Do you believe you can win with the cultural statement being made by the selection of Governor Palin? That statement being someone from the very culturally conservative part of your party?
Tonight, new questions about Sarah Palin's past, including whether she once supported a party that wants Alaska to secede from the U.S. How much did John McCain really know about his running mate?Couric led by insisting, as if the media are simple observers and not participants: “The story that's continuing to get all the attention here -- and elsewhere for that matter -- is Sarah Palin, the Governor of Alaska, and John McCain's judgment in choosing her as his running mate.” Couric set up a second Palin story: “The McCain campaign has portrayed Governor Palin as a reformer and opponent of pork barrel spending, but there are some new questions about that. Wyatt Andrews now with a Reality Check.”
In the midst of being pounded by Wolf Blitzer and other CNN panelists about Republican VP nominee Sarah Palin's supposedly inadequate experience, Rudy Giuliani wondered late Tuesday afternoon: “Why did Barack Obama get a pass on his experience? And why is Sarah Palin's experience, which from the executive point of view is considerably more than Barack Obama's, under such scrutiny?” Blitzer retorted:
But who says he's [Obama] been getting a pass? He's been scrutinized for months and months and months.
To which, a laughing Giuliani scoffed: “I haven't seen the scrutiny of his experience or his record.” Blitzer then, seriously, asked: "Do you read your hometown newspaper, the New York Times?” Giuliani, still trying to get his words out while laughing at Blitzer's premise at the end of the first hour of The Situation Room, lightheartedly suggested: “Maybe that's the problem. I read the New York Times and I haven't seen much scrutiny of Barack Obama in the New York Times.”
Audio: MP3 clip (30 seconds, 175 Kb)
The one question that occurs to me is if 17-year-old Chelsea Clinton had become pregnant while living in the White House, would the reaction on the part of the Family Research Council and other very conservative Republicans been the same? Maybe it would have been, but it's a question worth asking.Meanwhile, during the CBS News special at 10 PM EDT, Katie Couric whined to Nicolle Wallace of the McCain campaign: “Why wasn't the campaign, your campaign more pro-active about releasing this information? Why did you wait until sort of rumors and innuendos forced your hand?” Couric implied Bristol Palin's pregnancy should have disqualified her mother and suggested Sarah Palin was not putting her daughter's interests first.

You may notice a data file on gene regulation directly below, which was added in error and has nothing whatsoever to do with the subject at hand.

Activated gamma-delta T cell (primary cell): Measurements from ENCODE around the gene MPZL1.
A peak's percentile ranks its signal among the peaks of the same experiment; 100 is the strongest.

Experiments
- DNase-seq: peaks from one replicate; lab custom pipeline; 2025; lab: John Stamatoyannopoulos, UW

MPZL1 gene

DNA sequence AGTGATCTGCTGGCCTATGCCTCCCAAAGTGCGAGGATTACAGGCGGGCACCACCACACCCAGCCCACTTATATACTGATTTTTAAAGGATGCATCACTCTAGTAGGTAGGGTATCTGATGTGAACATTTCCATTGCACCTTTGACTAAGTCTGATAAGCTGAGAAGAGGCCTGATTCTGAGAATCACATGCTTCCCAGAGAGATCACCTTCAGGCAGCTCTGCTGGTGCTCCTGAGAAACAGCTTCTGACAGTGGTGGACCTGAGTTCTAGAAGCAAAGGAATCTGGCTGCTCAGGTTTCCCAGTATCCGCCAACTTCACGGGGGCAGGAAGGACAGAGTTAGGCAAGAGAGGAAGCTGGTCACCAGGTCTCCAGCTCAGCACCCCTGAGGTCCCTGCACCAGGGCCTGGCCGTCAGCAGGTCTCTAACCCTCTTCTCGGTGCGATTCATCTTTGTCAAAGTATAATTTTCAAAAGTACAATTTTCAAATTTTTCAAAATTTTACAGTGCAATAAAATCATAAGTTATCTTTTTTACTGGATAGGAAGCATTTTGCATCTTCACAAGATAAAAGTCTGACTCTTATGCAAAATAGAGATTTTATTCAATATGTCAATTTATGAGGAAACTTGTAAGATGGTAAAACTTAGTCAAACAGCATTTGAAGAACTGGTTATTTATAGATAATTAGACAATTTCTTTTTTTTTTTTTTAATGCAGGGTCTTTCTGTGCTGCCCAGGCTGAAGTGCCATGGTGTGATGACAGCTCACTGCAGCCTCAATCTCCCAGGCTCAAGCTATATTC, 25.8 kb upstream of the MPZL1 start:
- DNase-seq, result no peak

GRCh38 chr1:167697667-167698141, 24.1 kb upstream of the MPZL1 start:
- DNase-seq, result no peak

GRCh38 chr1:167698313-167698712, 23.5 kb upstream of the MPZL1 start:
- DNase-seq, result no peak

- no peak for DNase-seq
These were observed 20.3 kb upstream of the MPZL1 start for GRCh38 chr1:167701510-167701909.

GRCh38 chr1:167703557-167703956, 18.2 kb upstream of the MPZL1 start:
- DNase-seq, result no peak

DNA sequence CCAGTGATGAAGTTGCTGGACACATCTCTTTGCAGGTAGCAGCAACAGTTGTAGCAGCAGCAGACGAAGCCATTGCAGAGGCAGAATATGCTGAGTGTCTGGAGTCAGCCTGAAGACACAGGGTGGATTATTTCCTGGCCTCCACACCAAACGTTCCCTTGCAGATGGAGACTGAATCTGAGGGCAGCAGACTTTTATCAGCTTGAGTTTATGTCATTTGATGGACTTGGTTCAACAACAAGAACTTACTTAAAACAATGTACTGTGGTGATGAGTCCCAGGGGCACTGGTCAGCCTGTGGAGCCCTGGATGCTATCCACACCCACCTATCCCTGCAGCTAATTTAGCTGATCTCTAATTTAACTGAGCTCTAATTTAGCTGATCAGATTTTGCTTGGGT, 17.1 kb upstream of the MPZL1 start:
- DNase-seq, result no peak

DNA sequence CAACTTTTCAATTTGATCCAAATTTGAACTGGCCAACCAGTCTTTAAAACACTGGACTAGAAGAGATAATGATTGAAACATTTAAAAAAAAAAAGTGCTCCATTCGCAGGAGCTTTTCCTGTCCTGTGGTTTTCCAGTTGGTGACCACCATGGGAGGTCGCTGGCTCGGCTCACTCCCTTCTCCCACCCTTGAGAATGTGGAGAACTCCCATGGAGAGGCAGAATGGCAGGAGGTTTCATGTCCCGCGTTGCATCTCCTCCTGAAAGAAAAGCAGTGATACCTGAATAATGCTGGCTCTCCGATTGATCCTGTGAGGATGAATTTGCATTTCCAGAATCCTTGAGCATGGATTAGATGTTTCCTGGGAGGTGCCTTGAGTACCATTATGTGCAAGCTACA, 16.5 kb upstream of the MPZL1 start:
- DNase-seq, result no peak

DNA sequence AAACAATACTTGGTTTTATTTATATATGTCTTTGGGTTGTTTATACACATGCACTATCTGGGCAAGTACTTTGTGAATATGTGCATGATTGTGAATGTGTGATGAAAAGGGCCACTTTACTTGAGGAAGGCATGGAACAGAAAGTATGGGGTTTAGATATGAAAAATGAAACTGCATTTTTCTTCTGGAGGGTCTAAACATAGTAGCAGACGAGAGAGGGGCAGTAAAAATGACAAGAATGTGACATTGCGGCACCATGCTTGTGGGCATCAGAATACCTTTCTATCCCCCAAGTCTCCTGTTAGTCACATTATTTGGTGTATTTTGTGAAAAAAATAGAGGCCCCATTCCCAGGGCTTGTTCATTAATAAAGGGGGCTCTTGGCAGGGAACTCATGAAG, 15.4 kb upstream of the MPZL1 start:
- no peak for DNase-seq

Live from Anchorage at 5:33 PM EDT/4:33 PM CDT/1:33 PM ADT, Kyra Phillips revealed “there were a number of things that we were sent here to investigate,” including “trooper-gate,” but before that, she stressed “here's what's interesting,” that Palin ”has gone on the record and said that she is in full support of abstinence, and that she doesn't believe in contraception on school grounds and sex education.” Phillips then highlighted:
The Alliance for Reproductive Justice...says abstinence doesn't work, we've got to have better sex education in schools and this is just one example, this just underscores -- the pregnancy of the Governor's daughter -- to why we need sex education in schools.Audio: MP3 audio clip (2:10, 600 Kb) which matches the video above rendered for me by the MRC's Michelle Humphrey.
CBS's 60 Minutes led Sunday night with a taped interview with the Democratic ticket and in the piece Steve Kroft, who couldn't resist labeling Sarah Palin as a “conservative” while never tagging Joe Biden, presumed as fact that Palin “has less experience” than Obama and cued up Obama to agree with his own campaign's rhetoric about how Palin undermines McCain's experience argument:
Does the fact that he chose as his Vice President someone who has less experience than you take that weapon out of his arsenal?On Sunday's NBC Nightly News, Brian Williams pursued the same media narrative as he pressed McCain about how as “a 72-year-old cancer survivor” he chose “a not yet one full term Governor of Alaska. Is she the best person to be literally a heartbeat away from the presidency, Senator?” McCain rejected the premise and, without even knowing it, countered Kroft:
She's been in elected office longer than Senator Obama. She's been the chief executive of the state that supplies 20 percent of America's energy, she has balanced budgets. She's had executive experience as Governor, as Mayor, as a city council member and PTA. So she was in elected office when Senator Obama was still a quote “community organizer.”Williams, however, remained unconvinced: “But you know the question, Senator, given the field, given all that we know, is she the best person to be a heartbeat away from the presidency?”